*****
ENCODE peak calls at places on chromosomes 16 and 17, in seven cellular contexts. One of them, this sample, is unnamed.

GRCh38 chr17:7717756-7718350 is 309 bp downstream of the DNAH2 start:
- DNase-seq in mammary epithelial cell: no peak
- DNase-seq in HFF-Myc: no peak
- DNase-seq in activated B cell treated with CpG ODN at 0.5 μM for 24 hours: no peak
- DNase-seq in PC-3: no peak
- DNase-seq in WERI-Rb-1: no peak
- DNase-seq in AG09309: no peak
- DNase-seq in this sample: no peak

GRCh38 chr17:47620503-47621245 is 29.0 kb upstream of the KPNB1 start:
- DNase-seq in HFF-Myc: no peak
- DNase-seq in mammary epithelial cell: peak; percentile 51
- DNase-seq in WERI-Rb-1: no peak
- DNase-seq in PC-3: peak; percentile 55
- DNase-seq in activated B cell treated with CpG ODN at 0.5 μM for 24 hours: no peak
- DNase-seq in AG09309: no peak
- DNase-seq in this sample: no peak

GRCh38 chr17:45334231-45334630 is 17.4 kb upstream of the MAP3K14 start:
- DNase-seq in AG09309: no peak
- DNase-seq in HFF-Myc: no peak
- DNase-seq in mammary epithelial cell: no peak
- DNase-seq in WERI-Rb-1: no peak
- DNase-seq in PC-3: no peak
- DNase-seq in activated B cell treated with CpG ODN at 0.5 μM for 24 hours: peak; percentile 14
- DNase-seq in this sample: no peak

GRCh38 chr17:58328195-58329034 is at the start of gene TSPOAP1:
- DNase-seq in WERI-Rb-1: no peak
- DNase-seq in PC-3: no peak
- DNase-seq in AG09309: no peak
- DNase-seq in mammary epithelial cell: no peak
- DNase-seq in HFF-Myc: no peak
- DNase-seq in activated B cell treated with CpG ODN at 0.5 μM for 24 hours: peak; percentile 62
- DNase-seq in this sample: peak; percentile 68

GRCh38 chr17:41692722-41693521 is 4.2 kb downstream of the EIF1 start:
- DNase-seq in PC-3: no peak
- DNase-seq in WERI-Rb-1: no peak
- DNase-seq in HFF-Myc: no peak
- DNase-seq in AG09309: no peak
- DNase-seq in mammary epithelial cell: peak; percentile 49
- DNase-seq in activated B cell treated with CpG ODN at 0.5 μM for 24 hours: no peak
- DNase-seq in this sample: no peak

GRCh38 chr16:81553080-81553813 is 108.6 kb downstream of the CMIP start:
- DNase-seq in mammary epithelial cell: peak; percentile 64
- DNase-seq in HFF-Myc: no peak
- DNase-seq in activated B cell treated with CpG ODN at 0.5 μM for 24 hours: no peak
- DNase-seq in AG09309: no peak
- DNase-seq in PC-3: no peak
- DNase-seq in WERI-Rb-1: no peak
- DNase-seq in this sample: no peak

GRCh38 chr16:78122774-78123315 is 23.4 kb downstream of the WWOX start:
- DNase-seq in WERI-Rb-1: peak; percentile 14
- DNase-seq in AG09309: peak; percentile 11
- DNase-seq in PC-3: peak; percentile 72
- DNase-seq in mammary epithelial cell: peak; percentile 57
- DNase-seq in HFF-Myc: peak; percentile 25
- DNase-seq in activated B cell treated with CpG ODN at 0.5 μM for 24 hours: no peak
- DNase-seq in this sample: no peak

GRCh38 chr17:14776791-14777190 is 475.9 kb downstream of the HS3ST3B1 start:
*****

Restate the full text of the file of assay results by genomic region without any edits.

ENCODE peak calls at places on chromosomes 16 and 17, in seven cellular contexts. One of them, this sample, is unnamed.

GRCh38 chr17:7717756-7718350 is 309 bp downstream of the DNAH2 start:
- DNase-seq in mammary epithelial cell: no peak
- DNase-seq in HFF-Myc: no peak
- DNase-seq in activated B cell treated with CpG ODN at 0.5 μM for 24 hours: no peak
- DNase-seq in PC-3: no peak
- DNase-seq in WERI-Rb-1: no peak
- DNase-seq in AG09309: no peak
- DNase-seq in this sample: no peak

GRCh38 chr17:47620503-47621245 is 29.0 kb upstream of the KPNB1 start:
- DNase-seq in HFF-Myc: no peak
- DNase-seq in mammary epithelial cell: peak; percentile 51
- DNase-seq in WERI-Rb-1: no peak
- DNase-seq in PC-3: peak; percentile 55
- DNase-seq in activated B cell treated with CpG ODN at 0.5 μM for 24 hours: no peak
- DNase-seq in AG09309: no peak
- DNase-seq in this sample: no peak

GRCh38 chr17:45334231-45334630 is 17.4 kb upstream of the MAP3K14 start:
- DNase-seq in AG09309: no peak
- DNase-seq in HFF-Myc: no peak
- DNase-seq in mammary epithelial cell: no peak
- DNase-seq in WERI-Rb-1: no peak
- DNase-seq in PC-3: no peak
- DNase-seq in activated B cell treated with CpG ODN at 0.5 μM for 24 hours: peak; percentile 14
- DNase-seq in this sample: no peak

GRCh38 chr17:58328195-58329034 is at the start of gene TSPOAP1:
- DNase-seq in WERI-Rb-1: no peak
- DNase-seq in PC-3: no peak
- DNase-seq in AG09309: no peak
- DNase-seq in mammary epithelial cell: no peak
- DNase-seq in HFF-Myc: no peak
- DNase-seq in activated B cell treated with CpG ODN at 0.5 μM for 24 hours: peak; percentile 62
- DNase-seq in this sample: peak; percentile 68

GRCh38 chr17:41692722-41693521 is 4.2 kb downstream of the EIF1 start:
- DNase-seq in PC-3: no peak
- DNase-seq in WERI-Rb-1: no peak
- DNase-seq in HFF-Myc: no peak
- DNase-seq in AG09309: no peak
- DNase-seq in mammary epithelial cell: peak; percentile 49
- DNase-seq in activated B cell treated with CpG ODN at 0.5 μM for 24 hours: no peak
- DNase-seq in this sample: no peak

GRCh38 chr16:81553080-81553813 is 108.6 kb downstream of the CMIP start:
- DNase-seq in mammary epithelial cell: peak; percentile 64
- DNase-seq in HFF-Myc: no peak
- DNase-seq in activated B cell treated with CpG ODN at 0.5 μM for 24 hours: no peak
- DNase-seq in AG09309: no peak
- DNase-seq in PC-3: no peak
- DNase-seq in WERI-Rb-1: no peak
- DNase-seq in this sample: no peak

GRCh38 chr16:78122774-78123315 is 23.4 kb downstream of the WWOX start:
- DNase-seq in WERI-Rb-1: peak; percentile 14
- DNase-seq in AG09309: peak; percentile 11
- DNase-seq in PC-3: peak; percentile 72
- DNase-seq in mammary epithelial cell: peak; percentile 57
- DNase-seq in HFF-Myc: peak; percentile 25
- DNase-seq in activated B cell treated with CpG ODN at 0.5 μM for 24 hours: no peak
- DNase-seq in this sample: no peak

GRCh38 chr17:14776791-14777190 is 475.9 kb downstream of the HS3ST3B1 start: